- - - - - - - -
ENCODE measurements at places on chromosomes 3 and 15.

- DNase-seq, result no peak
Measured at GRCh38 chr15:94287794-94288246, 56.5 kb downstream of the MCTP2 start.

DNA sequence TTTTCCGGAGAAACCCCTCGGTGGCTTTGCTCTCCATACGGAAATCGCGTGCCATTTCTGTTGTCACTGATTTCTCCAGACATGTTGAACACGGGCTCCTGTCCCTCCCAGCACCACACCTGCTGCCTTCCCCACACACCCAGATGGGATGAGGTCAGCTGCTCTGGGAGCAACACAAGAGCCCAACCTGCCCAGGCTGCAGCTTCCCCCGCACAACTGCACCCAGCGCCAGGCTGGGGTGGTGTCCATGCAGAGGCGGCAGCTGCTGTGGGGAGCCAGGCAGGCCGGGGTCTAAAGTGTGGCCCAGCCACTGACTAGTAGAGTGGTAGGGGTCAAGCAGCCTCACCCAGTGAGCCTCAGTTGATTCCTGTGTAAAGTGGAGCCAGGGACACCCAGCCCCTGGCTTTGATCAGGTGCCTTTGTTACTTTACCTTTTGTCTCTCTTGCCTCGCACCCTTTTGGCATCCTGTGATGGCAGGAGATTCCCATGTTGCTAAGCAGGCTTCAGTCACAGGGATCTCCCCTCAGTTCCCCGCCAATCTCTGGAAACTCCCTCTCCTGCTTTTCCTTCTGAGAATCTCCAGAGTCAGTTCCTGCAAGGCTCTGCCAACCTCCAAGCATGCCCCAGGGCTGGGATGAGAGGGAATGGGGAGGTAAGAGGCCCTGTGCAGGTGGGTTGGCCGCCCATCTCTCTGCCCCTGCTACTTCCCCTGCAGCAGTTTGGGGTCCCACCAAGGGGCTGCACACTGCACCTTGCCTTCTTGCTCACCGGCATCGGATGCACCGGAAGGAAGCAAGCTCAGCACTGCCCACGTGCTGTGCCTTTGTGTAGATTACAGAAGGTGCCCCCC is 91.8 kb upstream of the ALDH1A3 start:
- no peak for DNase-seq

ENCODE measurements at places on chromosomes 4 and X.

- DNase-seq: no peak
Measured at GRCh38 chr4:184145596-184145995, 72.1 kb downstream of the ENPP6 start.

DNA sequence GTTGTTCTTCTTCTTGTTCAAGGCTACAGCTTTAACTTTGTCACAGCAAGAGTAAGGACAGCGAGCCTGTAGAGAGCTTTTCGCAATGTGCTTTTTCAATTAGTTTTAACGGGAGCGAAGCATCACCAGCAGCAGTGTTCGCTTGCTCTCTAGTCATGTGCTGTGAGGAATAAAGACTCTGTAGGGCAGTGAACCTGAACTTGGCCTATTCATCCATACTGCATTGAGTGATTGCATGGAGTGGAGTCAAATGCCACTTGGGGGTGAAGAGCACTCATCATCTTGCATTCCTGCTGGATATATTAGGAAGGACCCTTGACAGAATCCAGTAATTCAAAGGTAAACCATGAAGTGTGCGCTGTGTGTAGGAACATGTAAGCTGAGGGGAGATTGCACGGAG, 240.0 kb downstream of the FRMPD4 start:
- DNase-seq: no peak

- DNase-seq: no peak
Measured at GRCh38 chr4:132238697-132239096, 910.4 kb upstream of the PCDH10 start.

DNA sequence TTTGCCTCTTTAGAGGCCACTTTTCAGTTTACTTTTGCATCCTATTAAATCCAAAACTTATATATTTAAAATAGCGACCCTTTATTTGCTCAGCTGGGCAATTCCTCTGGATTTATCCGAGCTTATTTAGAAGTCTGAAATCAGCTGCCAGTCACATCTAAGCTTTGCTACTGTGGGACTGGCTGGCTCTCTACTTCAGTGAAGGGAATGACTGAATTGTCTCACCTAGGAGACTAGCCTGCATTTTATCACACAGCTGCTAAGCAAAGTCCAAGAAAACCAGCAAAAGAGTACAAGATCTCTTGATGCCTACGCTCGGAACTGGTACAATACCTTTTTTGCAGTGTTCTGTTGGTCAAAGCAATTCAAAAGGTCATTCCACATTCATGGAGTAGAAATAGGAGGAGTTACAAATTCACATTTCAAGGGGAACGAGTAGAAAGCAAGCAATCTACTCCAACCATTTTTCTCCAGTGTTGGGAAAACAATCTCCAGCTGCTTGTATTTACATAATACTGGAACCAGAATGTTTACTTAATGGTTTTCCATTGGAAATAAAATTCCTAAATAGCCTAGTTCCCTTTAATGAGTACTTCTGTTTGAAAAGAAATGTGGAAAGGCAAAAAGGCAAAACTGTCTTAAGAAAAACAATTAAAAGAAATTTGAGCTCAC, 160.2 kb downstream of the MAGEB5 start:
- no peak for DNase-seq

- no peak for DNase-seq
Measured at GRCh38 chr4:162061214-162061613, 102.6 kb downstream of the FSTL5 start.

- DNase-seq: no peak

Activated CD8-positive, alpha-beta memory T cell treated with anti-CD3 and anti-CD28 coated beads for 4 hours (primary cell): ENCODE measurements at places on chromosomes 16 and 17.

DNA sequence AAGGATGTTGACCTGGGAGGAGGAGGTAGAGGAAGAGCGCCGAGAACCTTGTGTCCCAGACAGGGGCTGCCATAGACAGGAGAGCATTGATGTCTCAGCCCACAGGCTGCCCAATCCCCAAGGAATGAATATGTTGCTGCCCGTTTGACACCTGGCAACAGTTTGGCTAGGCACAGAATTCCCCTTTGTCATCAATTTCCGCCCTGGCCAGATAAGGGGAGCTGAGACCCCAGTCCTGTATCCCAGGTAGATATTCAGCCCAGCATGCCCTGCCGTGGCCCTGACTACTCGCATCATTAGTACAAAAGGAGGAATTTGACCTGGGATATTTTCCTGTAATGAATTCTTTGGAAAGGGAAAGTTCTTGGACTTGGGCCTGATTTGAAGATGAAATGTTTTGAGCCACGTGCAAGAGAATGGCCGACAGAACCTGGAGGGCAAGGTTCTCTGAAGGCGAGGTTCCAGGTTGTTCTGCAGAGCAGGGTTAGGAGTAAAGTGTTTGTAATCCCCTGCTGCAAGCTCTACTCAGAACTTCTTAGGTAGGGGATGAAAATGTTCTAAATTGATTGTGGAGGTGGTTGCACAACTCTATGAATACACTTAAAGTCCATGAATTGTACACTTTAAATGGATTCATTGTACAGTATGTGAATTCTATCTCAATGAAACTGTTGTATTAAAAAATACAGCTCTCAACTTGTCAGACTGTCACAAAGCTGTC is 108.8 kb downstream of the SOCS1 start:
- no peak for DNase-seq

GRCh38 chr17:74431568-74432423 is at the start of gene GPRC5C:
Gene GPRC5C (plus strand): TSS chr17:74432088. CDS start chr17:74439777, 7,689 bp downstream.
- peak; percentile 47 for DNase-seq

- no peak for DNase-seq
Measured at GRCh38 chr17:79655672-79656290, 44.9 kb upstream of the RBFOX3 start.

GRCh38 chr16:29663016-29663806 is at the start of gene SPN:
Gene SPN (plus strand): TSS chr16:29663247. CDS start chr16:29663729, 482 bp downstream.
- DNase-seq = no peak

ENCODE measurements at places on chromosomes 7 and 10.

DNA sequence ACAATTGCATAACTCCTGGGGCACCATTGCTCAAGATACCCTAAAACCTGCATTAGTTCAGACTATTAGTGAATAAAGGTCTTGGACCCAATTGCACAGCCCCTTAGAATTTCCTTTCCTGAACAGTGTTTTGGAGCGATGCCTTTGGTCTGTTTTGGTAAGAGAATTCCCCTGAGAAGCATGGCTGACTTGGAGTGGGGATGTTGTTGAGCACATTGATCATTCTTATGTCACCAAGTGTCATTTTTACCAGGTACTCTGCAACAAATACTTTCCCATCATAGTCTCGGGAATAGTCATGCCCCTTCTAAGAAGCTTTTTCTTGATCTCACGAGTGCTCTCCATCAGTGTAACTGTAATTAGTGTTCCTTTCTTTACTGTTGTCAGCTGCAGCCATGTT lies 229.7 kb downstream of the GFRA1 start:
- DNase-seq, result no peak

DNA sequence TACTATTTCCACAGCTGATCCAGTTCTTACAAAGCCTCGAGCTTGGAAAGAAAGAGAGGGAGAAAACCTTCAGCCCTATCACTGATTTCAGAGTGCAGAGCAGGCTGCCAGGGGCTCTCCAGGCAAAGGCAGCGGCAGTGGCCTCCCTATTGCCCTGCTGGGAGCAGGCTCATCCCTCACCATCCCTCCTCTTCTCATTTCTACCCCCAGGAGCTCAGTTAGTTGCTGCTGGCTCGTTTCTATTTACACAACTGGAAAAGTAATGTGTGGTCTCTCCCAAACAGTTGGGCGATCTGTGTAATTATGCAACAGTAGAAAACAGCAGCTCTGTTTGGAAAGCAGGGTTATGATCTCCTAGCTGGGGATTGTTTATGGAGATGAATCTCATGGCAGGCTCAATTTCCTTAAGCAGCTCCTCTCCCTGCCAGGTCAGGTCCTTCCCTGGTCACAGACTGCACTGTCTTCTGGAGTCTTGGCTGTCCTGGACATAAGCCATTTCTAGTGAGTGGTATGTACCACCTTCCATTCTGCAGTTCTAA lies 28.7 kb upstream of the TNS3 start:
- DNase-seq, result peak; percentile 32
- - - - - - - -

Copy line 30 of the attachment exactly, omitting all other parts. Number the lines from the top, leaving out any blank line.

DNA sequence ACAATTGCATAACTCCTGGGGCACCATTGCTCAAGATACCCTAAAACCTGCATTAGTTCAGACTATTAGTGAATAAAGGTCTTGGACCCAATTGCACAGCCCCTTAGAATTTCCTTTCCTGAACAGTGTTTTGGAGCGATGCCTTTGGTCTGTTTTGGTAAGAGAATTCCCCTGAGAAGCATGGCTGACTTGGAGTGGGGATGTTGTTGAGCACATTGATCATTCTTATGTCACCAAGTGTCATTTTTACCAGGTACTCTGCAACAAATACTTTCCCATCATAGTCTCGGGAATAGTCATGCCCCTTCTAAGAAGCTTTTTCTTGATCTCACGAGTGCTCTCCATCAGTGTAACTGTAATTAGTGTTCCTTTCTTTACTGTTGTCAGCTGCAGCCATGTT lies 229.7 kb downstream of the GFRA1 start: